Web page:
February 1, 2017

9 Ways to Resolve Your IRS Tax Debt for Less Than You OweAre you struggling to pay off your tax debts? Though the IRS can appear very intimidating, the reality is that the agency can be very patient and understanding if it knows you have every intention of paying off your outstanding debts.

Here are some ways you can settle your tax debt with the IRS for less than you owe:

1. Installment agreement

An installment agreement is a monthly payment plan designed for taxpayers who are financially unable to pay their tax debt immediately. An installment agreement may eliminate or reduce your payment of interest, penalties, and other additional fees provided that you pay your debt in full.

2. Partial payment installment agreement

A partial payment installment agreement is a long-term payment plan that allows you to pay the IRS in installments, based on what you can afford after taking your essential living expenses into consideration. This type of installment agreement is an ideal option if the minimum payments for the streamlined or guaranteed installment agreements do not fit your budget.

3. Offer in compromise

An offer in compromise is a program that enables you to resolve your tax debt for an amount less than what is owed through a lump sum or short term payment plan. Simply put, an OIC provides you the opportunity to pay a lower amount as your full and final payment, potentially saving you thousands of dollars in taxes, interest, and penalties. Note, however, that most taxpayers do not qualify for the offer in compromise program.

4. Penalty abatement

The abatement of penalties is another way to reduce the total amount of taxes to pay to the IRS. Penalties accumulate daily once you have passed your payment due date, and penalty abatement reduces or eliminates the penalties to be added to your total balance. This can be a significant reduction to the total amount as penalties can account for as much as 15% to 25% of the total tax balance.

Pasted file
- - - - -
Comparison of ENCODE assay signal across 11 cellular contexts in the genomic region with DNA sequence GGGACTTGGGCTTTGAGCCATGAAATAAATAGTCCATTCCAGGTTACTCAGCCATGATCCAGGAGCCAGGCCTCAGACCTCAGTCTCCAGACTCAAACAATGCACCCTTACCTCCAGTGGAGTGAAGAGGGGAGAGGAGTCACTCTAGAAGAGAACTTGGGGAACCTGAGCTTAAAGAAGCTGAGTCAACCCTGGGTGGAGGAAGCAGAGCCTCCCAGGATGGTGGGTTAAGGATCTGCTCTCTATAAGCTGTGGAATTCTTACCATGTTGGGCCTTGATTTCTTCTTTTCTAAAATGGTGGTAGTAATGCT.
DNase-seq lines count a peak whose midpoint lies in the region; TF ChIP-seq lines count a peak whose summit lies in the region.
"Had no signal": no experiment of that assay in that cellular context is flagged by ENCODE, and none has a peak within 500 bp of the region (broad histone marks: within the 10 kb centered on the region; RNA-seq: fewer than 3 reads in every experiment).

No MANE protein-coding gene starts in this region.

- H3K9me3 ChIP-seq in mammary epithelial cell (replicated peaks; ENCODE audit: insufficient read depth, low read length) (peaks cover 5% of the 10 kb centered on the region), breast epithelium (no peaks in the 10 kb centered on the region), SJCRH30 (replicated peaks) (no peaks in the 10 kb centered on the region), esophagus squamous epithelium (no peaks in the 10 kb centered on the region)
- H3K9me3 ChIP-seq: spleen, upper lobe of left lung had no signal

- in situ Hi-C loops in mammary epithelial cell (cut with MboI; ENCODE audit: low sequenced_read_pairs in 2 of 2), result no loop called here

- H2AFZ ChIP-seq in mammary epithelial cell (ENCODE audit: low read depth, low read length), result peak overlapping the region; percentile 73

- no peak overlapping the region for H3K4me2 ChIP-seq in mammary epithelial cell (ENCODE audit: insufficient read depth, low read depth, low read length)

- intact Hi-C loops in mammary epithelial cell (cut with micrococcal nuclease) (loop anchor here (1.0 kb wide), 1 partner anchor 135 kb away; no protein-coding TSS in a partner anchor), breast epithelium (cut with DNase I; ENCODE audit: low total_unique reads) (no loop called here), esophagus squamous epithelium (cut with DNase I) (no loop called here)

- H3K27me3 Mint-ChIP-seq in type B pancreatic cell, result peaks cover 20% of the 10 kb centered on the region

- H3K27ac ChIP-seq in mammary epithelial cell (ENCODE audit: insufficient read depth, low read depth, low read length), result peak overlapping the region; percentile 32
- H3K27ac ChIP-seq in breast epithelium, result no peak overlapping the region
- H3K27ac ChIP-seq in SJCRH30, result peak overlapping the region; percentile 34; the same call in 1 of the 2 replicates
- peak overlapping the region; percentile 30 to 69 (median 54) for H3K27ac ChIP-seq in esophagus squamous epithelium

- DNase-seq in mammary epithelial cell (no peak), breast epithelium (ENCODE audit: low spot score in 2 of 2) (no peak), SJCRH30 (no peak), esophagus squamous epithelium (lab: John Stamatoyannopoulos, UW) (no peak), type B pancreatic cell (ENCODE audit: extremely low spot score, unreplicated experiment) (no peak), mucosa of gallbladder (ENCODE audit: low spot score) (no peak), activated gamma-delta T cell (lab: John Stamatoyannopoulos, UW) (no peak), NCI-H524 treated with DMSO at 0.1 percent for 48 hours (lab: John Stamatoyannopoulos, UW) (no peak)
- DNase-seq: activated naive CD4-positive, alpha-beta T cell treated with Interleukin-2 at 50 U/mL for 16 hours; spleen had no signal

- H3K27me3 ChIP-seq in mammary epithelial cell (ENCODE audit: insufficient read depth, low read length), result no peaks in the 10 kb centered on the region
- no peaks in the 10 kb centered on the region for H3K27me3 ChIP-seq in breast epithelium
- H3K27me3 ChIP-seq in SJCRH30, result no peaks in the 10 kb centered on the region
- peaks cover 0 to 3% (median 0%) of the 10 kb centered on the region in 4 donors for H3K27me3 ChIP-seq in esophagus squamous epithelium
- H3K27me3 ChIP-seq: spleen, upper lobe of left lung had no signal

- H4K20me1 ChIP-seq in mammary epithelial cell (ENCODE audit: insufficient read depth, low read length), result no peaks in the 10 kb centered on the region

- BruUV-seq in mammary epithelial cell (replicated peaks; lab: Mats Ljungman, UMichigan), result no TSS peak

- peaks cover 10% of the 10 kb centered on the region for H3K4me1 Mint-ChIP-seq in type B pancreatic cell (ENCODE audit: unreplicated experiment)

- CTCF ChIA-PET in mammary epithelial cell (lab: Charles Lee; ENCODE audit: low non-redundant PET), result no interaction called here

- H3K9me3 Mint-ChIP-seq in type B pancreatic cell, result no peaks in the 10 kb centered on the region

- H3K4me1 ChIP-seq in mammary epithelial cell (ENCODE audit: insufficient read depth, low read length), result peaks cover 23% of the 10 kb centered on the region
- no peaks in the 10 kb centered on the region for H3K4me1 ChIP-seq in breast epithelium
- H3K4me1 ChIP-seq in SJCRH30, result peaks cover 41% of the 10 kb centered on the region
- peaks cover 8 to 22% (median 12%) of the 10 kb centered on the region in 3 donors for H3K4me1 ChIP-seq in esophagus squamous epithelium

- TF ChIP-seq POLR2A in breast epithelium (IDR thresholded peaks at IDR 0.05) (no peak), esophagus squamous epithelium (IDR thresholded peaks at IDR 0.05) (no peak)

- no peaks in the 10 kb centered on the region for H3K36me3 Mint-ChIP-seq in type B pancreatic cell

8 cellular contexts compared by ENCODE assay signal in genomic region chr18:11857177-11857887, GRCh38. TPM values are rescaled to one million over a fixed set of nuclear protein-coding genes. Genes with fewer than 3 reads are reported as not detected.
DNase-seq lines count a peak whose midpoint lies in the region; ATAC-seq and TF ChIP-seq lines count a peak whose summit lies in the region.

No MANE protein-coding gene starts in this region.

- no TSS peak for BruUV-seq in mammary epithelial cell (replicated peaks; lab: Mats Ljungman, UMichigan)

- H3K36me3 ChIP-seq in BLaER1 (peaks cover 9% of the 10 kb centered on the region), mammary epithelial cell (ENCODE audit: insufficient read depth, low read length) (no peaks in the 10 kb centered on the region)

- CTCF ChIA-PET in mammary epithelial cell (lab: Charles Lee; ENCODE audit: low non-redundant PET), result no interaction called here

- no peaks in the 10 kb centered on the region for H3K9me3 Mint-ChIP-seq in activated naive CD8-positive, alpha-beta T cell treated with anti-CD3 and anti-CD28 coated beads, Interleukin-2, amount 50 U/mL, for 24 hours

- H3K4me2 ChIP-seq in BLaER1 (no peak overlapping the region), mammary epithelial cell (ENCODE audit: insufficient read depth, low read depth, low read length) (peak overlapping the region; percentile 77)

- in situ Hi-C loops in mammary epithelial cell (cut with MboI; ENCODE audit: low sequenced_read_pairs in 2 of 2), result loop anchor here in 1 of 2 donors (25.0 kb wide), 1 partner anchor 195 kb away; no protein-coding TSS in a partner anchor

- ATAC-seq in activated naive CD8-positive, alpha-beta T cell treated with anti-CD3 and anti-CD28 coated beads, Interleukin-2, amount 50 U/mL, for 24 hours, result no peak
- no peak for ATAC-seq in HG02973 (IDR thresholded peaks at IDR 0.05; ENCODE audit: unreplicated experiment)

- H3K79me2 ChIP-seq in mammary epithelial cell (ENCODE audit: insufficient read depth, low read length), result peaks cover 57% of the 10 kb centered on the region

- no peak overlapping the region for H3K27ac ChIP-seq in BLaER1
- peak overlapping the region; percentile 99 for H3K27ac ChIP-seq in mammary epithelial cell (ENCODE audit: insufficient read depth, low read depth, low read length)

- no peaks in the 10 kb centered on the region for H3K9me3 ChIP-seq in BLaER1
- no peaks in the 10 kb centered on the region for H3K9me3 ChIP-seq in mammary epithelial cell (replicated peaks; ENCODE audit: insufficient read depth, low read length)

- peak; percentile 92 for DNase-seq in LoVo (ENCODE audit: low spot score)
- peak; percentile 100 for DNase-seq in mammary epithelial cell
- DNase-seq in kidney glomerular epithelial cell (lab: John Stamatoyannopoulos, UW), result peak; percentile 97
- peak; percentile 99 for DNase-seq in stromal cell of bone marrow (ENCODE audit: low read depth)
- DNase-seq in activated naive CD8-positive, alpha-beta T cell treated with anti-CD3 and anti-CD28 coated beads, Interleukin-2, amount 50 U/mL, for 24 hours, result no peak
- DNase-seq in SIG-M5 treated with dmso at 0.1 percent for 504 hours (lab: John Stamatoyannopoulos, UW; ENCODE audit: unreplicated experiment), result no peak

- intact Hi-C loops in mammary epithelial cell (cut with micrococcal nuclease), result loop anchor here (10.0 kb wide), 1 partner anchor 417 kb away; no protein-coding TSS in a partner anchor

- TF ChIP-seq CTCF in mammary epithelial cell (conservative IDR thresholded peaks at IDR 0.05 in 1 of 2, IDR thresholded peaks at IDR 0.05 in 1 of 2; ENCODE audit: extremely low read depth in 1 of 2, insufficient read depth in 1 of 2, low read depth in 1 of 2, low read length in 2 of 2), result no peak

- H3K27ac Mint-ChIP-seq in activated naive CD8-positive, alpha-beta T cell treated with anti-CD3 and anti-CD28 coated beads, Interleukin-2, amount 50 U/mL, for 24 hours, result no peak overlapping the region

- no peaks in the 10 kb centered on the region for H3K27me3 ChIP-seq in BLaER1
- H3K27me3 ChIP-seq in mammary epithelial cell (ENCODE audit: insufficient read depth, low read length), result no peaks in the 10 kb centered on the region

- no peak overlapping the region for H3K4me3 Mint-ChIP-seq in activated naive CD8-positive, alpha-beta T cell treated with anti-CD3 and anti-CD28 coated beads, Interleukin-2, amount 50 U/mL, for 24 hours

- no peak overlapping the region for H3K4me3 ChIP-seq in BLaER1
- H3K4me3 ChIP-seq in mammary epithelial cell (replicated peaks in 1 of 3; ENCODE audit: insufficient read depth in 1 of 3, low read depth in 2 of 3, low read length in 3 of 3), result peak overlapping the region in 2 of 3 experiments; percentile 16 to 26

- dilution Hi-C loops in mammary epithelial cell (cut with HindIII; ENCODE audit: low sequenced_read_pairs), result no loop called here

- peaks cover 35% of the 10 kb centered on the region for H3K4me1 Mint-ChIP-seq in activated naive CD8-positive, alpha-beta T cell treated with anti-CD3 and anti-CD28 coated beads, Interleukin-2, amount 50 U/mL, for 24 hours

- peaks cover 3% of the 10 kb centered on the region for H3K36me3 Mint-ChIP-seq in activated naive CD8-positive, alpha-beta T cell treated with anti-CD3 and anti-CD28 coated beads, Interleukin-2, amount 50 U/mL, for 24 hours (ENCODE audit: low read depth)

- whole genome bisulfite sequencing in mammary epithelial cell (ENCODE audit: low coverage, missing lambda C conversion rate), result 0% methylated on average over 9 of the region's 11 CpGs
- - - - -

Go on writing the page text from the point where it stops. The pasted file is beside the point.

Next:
5. Currently not collectible

Currently not collectible is a status declared by the IRS that means that the agency voluntarily agrees not to perform any collection action on the tax debt for a specific period of time. The IRS can proclaim a taxpayer as currently not collectible if the taxpayer provides evidence to the IRS showing that he or she is unable to pay.

6. Bankruptcy

Filing for bankruptcy under Chapter 7 or Chapter 13 of the Bankruptcy Code is another way you can obtain tax debt relief, but only if you meet the criteria for discharging your taxes. Chapter 7 bankruptcy provides for the full discharge of allowable debts, while Chapter 13 bankruptcy provides a payment plan for a portion of the debts and discharges the remaining debt.

7. Innocent spouse relief

Innocent spouse relief can provide you relief from payment of interest, penalty and tax if your current or former spouse improperly reported or omitted items in his or her tax return. You may be released from paying this tax obligation if you can establish that you meet the guidelines set by the IRS for innocent spouse relief.

8. Check the statute of limitations

Not everyone knows that as a general rule, the IRS has 10 years from the date of tax assessment to collect all interest, penalties, and taxes from a taxpayer. Except for some special circumstances, the IRS has to stop all its collection efforts after 10 years have passed.

9. Consult with a Tax Attorney

If you owe $10,000 or more in back taxes to the IRS you’d probably benefit from a consultation with an experienced IRS tax lawyer who can walk you through your options and recommend the best strategy for you in your specific situation. A tax attorney can also act on your behalf to work with and negotiate with the IRS.

Categories: IRS, Tax Tips